Once the black and white image is converted, I bring the artwork into Inkscape and use Trace Bitmap to vectorize the image. It’s time intensive to work with the art after this step, because each node within a path represents a point in which the knife will stop on the vinyl cutter. I select groups of nodes and approximate the geometry from the original artwork. Once I have the vectors simplified reasonably, I can send the file to Roland Cut Studio.

Roland Cut Studio takes raster files and extracts contours. So, I had to export a PNG from Inkscape. The file did not import correctly into Cut Studio. So, I brought the file into GIMP where I added a white background. The file then imnported into CutStudio correctly. I loaded a roll of vinyl into the GX-24. I opened the lever to position the vinyl and checked that the rollers where within the white markings. I then closed the lever and set the origin on the machine. I can now send the file to the vinyl cutter.

Laser cutter at the South End Technology Center - 2015

And then came the class in which the rubber met the road, or the laser met the cardboard.

I started out using the laser cutters at the South End Technology Center. Beckett Dunning, an alumnus of Learn to Teach Teach to Learn, guided us through the process of sending a job to the laser cutter. At the Tech Center, there are two models: Epilog Legend 24 and a Mini 24.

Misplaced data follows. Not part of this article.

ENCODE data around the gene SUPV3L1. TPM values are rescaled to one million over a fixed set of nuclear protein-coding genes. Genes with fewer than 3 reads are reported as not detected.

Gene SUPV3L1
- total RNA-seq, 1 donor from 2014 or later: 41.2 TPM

Rule #1 of laser cutting is: Don’t Burn Down the Place (what are you nuts?). Beckett walked us through proper safety precautions. He told us not to leave the laser cutter while a job was running. He demonstrated how to maintain proper air flow with the air pump and internal filtration system. The air assist pump reduces flare ups which cause the edges of the part to be scorched. As the laser pulses across the job, waste material or kerf is burned away to cut the part out of the stock (such as wood, acrylic, or aluminum). The internal filtration system or external ventilation system then removes the waste from the machine to reduce the chance of fires. Regardless of equipment, it’s still best to remain at the laser with a fire extinguisher or fire blanket in case of emergency.

In addition to Fab Academy, I have been collaborating with Luciano Betoldi and other members of the Fab Lab Network to compose the Fab Lab Installation Manual. This document details the set up of different machines that provide the capabilities that define what a fab lab is. My experience with laser cutters so far has been not only using them, but installing drivers, software, and helping to trouble shoot mechanical problems.

At NOLA Fab Lab at Delgado Community College, we had issues connecting Mini 24’s to computers through USB ports. While it’s not explicit on the Epilog website, I thought that the issue may be because only some of the ports were USB 2.0. We had a similar issue with the Sense 3D scanner which needed a USB 3.0 connection for power. Because of this issue, I opted to connect the machine through the ethernet port. When we discussed the connection with the install team, the ethernet port was preferred as a more reliable connection than USB.